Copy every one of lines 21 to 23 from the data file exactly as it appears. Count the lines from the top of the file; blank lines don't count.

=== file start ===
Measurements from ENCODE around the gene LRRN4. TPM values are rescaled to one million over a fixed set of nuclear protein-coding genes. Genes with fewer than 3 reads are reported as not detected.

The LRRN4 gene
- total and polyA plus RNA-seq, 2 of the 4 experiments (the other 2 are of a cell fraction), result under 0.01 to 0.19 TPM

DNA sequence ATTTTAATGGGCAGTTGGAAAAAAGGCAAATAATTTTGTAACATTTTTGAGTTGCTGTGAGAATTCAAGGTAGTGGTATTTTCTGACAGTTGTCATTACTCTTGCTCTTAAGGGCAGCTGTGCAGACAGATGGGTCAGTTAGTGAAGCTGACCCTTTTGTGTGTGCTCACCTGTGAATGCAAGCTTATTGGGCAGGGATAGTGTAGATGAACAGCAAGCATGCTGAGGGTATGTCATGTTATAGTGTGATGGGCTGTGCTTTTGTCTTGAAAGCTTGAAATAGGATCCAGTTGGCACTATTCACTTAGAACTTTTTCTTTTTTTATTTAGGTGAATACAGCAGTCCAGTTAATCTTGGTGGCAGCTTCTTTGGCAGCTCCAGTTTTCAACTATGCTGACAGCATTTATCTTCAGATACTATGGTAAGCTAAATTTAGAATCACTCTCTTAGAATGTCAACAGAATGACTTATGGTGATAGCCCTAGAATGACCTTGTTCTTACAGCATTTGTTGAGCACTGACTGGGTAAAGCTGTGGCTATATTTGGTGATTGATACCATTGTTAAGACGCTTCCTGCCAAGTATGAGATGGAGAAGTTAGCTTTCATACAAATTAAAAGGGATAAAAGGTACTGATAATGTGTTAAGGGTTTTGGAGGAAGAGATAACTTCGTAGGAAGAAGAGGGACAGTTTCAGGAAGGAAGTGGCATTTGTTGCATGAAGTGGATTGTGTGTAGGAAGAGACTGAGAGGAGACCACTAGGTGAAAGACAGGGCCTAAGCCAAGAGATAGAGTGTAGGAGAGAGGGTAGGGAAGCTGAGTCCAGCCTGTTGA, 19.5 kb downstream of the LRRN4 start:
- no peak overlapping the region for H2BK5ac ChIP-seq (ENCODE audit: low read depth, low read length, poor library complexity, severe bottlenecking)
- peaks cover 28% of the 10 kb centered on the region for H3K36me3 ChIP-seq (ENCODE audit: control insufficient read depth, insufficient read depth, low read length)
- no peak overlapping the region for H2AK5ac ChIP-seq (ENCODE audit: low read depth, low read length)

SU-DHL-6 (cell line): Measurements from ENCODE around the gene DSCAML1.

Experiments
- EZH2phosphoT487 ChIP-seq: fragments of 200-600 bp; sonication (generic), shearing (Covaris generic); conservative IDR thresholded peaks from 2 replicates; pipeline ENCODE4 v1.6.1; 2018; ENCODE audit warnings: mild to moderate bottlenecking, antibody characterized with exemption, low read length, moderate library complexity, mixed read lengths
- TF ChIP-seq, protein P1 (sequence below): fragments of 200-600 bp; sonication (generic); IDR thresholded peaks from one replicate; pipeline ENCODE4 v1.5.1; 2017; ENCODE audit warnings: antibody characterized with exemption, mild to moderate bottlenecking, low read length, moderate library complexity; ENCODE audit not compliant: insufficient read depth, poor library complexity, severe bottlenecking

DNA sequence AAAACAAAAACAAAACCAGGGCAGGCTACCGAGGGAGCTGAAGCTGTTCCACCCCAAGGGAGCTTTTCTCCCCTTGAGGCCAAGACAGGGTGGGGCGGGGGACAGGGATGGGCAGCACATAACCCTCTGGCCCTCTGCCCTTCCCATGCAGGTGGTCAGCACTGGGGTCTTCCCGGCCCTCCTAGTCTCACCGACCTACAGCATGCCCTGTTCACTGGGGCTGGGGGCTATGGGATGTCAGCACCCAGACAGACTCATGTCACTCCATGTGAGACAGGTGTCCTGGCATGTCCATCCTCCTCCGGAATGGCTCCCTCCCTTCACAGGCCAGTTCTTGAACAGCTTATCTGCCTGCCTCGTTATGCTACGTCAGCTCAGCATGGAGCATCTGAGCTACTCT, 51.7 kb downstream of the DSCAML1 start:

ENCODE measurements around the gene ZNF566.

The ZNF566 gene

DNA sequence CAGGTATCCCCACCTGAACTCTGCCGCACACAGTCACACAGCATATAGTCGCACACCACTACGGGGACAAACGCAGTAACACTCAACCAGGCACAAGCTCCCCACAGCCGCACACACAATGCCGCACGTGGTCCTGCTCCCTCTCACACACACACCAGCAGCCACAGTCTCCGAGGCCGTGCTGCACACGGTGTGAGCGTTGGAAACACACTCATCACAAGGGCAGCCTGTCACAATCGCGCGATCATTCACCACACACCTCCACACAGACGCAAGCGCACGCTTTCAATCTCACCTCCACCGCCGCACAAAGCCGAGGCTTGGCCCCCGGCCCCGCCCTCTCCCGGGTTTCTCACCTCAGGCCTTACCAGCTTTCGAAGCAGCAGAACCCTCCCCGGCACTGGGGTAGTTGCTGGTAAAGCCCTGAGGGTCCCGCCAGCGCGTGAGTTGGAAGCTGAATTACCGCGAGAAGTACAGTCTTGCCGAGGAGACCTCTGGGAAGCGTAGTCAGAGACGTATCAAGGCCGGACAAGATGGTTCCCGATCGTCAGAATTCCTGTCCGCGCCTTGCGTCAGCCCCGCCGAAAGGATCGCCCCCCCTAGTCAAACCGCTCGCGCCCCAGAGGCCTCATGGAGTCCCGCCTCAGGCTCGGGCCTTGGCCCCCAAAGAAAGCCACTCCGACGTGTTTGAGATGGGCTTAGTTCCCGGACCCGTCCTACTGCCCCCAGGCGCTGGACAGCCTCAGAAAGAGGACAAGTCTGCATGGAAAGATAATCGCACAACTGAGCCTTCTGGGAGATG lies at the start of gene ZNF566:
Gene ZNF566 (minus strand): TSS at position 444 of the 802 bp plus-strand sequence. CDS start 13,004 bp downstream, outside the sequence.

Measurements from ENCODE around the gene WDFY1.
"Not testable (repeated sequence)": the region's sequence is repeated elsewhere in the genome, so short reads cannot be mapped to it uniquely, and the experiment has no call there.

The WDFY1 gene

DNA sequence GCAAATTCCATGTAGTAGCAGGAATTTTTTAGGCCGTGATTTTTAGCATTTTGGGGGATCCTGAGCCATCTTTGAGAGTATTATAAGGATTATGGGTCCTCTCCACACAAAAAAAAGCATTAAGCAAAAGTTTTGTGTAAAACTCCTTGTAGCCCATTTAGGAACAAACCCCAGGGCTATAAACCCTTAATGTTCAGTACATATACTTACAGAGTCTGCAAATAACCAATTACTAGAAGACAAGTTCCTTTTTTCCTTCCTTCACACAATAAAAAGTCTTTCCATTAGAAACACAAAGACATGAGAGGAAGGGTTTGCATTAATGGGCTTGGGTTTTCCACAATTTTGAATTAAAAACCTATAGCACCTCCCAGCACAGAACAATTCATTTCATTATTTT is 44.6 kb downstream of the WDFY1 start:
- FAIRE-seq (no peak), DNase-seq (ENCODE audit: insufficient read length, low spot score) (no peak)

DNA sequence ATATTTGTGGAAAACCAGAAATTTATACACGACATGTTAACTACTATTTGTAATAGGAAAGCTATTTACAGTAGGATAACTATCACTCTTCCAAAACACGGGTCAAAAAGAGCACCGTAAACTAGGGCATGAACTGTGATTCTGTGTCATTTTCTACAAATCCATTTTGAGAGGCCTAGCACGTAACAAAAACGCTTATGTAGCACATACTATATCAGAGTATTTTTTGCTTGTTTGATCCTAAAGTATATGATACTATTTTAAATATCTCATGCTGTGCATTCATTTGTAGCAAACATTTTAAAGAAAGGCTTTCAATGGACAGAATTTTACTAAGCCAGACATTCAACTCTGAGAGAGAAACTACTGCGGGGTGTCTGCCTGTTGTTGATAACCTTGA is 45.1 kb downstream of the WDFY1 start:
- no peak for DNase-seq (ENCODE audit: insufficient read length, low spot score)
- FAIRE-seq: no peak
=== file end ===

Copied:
- FAIRE-seq (no peak), DNase-seq (ENCODE audit: insufficient read length, low spot score) (no peak)

DNA sequence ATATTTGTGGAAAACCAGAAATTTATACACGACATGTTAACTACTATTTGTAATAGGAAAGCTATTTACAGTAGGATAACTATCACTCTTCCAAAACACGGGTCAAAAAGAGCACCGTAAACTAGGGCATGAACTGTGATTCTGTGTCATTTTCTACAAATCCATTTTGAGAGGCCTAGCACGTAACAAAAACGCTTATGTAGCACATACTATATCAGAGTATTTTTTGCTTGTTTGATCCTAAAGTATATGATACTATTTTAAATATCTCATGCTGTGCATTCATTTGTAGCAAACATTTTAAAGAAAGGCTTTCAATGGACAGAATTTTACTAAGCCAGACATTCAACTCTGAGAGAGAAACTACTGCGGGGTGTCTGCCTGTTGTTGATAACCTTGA is 45.1 kb downstream of the WDFY1 start:
- no peak for DNase-seq (ENCODE audit: insufficient read length, low spot score)